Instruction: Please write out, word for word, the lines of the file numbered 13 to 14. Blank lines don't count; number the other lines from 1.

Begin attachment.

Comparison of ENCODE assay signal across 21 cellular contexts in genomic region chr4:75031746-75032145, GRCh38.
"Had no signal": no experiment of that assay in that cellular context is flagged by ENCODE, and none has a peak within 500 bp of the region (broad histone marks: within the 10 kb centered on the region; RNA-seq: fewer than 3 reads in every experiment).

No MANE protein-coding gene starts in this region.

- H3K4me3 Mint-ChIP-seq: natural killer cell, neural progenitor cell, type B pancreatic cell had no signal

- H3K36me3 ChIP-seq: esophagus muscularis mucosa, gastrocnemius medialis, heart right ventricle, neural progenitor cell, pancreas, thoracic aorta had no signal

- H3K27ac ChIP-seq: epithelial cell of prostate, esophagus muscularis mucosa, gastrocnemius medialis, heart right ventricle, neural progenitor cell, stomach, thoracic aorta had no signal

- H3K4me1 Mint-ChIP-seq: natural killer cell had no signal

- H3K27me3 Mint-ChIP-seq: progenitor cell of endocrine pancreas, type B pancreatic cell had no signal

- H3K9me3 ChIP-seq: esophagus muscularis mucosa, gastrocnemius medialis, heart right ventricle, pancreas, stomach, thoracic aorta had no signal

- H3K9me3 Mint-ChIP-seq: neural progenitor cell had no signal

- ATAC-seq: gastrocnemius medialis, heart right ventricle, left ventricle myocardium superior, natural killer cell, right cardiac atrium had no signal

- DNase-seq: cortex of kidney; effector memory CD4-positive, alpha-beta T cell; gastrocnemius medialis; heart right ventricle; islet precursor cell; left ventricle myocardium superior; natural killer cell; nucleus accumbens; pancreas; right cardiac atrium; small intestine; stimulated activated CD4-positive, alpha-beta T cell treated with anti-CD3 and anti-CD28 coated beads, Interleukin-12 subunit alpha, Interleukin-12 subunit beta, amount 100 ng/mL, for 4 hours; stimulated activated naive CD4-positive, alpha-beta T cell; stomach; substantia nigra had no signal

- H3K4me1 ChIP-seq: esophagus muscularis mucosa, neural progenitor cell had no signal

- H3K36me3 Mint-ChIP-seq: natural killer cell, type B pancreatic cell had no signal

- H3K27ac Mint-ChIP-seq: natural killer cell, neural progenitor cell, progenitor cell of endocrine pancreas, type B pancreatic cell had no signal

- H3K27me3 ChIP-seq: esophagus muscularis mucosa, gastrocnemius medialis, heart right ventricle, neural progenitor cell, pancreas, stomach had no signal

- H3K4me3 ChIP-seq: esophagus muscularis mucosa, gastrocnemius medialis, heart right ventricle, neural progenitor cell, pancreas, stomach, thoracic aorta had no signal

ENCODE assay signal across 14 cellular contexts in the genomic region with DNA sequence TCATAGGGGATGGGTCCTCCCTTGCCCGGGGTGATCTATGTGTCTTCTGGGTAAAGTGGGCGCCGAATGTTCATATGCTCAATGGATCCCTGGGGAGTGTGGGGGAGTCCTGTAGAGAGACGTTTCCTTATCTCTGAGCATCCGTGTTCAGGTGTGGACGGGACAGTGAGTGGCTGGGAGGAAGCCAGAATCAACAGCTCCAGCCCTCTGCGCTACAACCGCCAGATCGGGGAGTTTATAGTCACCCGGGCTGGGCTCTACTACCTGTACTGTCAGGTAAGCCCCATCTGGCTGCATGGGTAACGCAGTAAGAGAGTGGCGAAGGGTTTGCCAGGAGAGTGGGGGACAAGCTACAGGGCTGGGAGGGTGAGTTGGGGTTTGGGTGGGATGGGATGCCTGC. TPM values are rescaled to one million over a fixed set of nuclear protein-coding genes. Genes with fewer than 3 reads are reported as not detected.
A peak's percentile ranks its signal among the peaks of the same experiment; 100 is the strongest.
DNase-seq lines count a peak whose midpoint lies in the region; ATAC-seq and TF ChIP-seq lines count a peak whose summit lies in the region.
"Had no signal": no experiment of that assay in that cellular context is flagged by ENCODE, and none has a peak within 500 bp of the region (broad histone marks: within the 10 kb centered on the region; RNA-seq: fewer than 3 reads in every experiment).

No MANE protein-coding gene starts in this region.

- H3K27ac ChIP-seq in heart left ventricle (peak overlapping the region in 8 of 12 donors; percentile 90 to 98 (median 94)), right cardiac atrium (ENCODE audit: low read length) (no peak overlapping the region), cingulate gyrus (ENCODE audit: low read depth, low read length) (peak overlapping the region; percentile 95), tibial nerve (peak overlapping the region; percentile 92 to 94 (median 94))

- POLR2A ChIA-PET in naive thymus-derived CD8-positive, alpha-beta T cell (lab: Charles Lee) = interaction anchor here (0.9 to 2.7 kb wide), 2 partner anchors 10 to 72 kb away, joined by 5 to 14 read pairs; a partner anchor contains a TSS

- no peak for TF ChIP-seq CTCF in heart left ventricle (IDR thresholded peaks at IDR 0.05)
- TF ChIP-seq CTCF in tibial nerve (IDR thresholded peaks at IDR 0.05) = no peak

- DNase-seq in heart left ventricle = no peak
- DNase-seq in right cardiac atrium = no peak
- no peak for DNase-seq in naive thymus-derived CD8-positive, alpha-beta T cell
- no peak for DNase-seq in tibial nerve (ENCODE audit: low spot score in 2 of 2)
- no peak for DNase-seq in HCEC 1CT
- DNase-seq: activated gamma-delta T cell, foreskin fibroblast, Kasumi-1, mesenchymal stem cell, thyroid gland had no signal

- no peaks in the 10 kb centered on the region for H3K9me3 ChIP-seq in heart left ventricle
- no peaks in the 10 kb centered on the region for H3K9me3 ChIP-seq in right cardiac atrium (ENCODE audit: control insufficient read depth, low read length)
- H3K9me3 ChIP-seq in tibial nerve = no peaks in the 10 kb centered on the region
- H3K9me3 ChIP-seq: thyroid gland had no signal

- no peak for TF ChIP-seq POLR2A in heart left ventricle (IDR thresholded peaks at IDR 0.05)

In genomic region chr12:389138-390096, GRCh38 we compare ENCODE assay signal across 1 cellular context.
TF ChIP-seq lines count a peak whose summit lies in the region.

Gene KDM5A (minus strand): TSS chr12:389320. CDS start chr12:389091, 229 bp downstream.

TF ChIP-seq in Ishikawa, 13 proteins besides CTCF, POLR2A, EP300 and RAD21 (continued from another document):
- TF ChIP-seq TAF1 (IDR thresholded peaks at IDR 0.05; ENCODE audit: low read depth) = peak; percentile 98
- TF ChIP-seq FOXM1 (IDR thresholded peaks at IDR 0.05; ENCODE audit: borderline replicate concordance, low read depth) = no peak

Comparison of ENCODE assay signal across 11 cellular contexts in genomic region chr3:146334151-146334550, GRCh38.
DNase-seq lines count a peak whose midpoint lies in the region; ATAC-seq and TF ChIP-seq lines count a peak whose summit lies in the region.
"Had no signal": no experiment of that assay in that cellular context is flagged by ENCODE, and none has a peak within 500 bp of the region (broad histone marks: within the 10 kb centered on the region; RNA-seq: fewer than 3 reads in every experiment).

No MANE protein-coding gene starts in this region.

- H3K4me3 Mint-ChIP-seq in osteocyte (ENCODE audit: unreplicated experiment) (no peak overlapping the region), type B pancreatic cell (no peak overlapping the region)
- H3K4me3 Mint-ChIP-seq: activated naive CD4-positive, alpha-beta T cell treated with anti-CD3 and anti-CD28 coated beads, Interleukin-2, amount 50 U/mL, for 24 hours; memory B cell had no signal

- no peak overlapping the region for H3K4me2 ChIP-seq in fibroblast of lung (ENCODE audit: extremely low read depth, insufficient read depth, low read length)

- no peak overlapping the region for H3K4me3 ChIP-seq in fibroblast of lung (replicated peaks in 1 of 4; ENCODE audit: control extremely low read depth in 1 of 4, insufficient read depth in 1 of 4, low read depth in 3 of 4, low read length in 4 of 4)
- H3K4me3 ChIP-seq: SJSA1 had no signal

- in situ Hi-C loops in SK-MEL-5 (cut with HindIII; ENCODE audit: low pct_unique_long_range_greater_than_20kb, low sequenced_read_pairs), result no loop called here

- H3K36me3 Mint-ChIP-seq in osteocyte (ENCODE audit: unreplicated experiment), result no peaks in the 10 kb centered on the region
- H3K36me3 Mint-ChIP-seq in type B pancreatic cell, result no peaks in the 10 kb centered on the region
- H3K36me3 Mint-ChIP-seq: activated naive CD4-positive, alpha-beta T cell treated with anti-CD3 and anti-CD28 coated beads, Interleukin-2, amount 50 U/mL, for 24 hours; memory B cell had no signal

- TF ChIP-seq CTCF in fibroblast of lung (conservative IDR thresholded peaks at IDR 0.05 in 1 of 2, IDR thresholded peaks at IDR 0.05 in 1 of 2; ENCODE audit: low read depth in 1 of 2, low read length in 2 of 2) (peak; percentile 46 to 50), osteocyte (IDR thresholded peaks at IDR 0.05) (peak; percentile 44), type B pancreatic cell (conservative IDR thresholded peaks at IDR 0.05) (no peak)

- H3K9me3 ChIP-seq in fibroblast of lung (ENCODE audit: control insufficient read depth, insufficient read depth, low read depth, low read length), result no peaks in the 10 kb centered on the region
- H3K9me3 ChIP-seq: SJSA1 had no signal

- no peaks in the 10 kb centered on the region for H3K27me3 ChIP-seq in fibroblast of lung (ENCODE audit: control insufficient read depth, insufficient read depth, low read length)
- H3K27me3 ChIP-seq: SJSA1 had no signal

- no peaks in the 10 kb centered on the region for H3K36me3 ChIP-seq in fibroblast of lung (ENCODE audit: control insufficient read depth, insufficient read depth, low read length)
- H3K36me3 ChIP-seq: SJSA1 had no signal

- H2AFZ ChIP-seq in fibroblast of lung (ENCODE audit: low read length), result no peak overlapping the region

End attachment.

- H3K4me1 ChIP-seq: esophagus muscularis mucosa, neural progenitor cell had no signal

- H3K36me3 Mint-ChIP-seq: natural killer cell, type B pancreatic cell had no signal